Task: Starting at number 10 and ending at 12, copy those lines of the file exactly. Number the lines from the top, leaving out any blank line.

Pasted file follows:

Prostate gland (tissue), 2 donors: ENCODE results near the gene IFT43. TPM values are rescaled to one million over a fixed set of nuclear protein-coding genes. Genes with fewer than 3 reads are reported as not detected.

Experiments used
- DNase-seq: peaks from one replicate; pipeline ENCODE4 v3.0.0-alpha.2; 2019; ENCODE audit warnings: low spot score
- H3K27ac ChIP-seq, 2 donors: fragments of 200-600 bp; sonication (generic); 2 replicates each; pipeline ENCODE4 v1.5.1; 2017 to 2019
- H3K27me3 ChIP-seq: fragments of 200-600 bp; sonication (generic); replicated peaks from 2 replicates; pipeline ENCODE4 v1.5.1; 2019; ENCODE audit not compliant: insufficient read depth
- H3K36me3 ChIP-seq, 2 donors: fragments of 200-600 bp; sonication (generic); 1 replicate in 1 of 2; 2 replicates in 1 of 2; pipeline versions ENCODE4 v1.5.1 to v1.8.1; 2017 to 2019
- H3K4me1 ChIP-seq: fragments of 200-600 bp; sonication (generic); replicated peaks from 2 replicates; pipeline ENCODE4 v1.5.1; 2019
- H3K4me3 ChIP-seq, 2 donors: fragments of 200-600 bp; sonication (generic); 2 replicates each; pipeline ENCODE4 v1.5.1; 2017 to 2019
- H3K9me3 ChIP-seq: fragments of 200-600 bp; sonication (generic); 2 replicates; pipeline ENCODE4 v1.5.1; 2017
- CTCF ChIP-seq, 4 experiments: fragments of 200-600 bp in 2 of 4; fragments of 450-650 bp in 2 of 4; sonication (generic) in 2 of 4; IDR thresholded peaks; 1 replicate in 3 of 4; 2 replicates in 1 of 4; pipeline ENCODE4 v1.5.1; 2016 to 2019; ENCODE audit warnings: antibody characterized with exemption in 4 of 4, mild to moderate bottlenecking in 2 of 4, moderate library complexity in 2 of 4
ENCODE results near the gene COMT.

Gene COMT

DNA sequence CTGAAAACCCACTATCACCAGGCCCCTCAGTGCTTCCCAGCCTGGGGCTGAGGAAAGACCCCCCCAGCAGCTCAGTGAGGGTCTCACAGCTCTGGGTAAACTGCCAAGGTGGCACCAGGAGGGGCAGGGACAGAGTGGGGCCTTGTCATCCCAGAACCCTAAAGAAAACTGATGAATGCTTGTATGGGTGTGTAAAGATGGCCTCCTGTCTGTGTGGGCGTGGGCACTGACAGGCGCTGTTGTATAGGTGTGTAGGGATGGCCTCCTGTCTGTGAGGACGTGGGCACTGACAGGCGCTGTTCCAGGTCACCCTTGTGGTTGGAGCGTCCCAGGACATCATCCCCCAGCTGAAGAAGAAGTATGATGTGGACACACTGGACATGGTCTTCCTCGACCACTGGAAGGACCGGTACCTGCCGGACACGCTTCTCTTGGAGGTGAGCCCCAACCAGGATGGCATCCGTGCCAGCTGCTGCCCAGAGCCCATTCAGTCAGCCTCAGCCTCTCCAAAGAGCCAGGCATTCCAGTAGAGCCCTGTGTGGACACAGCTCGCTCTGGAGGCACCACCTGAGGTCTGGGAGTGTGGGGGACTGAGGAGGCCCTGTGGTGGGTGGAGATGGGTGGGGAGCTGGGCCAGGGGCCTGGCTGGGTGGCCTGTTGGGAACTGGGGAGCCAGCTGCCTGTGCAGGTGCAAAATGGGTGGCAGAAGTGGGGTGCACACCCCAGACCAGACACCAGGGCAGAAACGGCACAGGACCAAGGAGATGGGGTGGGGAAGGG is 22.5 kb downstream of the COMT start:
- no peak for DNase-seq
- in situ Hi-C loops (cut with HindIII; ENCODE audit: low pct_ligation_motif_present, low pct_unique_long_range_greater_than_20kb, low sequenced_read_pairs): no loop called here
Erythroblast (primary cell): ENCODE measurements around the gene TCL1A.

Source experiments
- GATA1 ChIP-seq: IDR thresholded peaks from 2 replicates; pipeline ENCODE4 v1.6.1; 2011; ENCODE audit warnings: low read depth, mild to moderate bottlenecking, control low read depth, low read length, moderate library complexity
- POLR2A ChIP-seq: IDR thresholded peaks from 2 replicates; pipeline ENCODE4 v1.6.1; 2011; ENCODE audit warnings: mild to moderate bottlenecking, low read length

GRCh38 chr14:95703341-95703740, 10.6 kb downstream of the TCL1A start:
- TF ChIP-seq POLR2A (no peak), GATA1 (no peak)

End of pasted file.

- CTCF ChIP-seq, 4 experiments: fragments of 200-600 bp in 2 of 4; fragments of 450-650 bp in 2 of 4; sonication (generic) in 2 of 4; IDR thresholded peaks; 1 replicate in 3 of 4; 2 replicates in 1 of 4; pipeline ENCODE4 v1.5.1; 2016 to 2019; ENCODE audit warnings: antibody characterized with exemption in 4 of 4, mild to moderate bottlenecking in 2 of 4, moderate library complexity in 2 of 4
ENCODE results near the gene COMT.

Gene COMT